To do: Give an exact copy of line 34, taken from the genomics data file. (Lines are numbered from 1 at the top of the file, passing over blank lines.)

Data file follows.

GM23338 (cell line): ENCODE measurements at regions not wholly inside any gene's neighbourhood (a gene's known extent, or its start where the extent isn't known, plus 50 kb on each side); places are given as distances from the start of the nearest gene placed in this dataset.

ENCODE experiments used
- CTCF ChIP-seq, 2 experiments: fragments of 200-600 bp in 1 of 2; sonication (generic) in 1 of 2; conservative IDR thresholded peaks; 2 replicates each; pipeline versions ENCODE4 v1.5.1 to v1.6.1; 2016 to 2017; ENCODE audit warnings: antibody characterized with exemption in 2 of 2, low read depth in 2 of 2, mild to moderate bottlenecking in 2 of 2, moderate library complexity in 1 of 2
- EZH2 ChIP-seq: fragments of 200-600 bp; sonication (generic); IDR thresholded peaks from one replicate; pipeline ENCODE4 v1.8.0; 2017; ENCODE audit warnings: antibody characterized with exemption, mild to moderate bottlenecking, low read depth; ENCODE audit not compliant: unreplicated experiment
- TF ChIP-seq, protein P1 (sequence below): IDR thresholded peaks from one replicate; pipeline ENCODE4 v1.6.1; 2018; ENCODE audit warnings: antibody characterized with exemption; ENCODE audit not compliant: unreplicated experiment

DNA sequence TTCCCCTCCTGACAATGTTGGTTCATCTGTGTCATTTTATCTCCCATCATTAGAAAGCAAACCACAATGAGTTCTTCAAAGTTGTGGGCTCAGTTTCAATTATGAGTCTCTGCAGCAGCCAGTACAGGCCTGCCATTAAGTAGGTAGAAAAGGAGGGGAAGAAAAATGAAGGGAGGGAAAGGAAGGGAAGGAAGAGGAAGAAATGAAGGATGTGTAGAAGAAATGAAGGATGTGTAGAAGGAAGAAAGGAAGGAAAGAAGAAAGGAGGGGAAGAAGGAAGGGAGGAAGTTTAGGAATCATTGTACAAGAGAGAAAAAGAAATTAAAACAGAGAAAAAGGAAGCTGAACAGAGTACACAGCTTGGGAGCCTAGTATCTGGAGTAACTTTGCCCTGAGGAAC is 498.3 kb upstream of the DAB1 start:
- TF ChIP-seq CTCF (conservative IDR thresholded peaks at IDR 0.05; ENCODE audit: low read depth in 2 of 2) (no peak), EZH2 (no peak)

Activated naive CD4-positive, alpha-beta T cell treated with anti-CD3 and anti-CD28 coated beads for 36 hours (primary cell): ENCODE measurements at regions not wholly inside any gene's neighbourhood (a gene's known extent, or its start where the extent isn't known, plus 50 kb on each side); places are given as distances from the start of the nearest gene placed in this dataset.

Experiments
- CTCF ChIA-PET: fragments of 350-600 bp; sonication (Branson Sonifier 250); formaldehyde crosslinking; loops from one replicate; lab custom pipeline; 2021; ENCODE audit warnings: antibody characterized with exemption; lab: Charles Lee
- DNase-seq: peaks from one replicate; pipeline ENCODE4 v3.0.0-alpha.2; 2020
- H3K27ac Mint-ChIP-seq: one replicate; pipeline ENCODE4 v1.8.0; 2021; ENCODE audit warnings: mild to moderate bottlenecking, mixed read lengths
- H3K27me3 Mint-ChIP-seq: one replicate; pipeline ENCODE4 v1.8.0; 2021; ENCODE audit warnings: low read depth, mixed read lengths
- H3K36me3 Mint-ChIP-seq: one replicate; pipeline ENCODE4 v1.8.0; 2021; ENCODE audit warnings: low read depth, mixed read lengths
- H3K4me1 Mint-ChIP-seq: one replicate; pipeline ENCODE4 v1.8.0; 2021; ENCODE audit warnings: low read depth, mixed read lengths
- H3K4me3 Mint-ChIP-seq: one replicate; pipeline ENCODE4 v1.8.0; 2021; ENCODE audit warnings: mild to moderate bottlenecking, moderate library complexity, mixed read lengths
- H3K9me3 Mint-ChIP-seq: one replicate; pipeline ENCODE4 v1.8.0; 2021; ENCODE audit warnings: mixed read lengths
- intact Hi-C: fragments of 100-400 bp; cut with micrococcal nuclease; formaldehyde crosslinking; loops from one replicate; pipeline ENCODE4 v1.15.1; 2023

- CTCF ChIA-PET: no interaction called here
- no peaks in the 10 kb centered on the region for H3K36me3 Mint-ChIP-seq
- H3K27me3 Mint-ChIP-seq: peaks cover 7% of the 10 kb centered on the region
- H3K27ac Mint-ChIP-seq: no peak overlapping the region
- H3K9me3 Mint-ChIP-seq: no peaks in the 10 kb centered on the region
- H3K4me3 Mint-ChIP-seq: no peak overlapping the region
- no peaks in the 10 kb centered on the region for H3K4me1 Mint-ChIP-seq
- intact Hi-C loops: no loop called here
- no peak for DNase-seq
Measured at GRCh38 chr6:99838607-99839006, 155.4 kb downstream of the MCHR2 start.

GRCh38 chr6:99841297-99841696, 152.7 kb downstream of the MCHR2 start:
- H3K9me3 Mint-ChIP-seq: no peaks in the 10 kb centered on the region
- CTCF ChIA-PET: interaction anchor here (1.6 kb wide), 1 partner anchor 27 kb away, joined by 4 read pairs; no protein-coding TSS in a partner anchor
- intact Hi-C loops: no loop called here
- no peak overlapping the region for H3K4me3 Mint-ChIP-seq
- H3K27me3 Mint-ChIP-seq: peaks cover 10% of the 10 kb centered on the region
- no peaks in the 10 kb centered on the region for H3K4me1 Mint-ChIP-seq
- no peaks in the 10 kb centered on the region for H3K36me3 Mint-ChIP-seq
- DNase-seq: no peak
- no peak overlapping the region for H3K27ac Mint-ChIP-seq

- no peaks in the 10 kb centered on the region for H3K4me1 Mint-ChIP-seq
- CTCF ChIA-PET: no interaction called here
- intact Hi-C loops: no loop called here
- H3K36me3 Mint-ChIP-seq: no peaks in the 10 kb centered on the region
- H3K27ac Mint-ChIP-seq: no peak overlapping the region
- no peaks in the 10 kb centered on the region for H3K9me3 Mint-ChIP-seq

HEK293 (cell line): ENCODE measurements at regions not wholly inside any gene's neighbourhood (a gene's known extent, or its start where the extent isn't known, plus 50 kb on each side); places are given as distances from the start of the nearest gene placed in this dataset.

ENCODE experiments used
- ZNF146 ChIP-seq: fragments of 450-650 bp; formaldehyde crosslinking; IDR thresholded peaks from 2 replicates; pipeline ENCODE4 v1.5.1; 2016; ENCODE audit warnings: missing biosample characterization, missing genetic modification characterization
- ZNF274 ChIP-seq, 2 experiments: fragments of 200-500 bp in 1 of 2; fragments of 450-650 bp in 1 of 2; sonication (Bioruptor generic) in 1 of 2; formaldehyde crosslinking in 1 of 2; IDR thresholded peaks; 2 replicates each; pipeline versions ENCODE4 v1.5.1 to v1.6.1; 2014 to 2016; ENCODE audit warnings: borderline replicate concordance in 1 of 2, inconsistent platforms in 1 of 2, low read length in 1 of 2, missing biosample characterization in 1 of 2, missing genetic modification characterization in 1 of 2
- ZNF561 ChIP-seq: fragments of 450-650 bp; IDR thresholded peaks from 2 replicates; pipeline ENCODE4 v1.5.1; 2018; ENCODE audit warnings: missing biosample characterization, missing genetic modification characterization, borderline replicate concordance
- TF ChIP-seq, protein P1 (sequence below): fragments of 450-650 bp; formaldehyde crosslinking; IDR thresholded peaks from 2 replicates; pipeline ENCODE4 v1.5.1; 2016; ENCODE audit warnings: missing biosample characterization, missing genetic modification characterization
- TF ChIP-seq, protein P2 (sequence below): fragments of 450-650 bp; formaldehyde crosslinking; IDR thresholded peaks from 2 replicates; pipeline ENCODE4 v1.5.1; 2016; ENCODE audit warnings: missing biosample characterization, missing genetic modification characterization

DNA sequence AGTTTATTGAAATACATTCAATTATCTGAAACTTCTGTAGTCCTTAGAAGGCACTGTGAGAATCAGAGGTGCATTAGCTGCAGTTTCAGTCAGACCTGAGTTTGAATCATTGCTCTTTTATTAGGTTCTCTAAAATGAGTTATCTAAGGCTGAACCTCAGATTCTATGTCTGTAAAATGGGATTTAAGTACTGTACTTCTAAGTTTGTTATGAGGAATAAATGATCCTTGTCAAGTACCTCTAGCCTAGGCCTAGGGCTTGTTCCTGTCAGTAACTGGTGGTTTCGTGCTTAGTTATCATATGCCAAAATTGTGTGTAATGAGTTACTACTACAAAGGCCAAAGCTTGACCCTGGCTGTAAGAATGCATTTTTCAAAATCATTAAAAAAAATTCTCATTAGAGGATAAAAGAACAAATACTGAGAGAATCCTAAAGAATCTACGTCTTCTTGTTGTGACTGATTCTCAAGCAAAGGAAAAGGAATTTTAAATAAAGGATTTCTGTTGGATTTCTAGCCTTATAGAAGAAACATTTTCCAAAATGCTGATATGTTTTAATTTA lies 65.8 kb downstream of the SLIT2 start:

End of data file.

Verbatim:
- H3K27me3 Mint-ChIP-seq: peaks cover 10% of the 10 kb centered on the region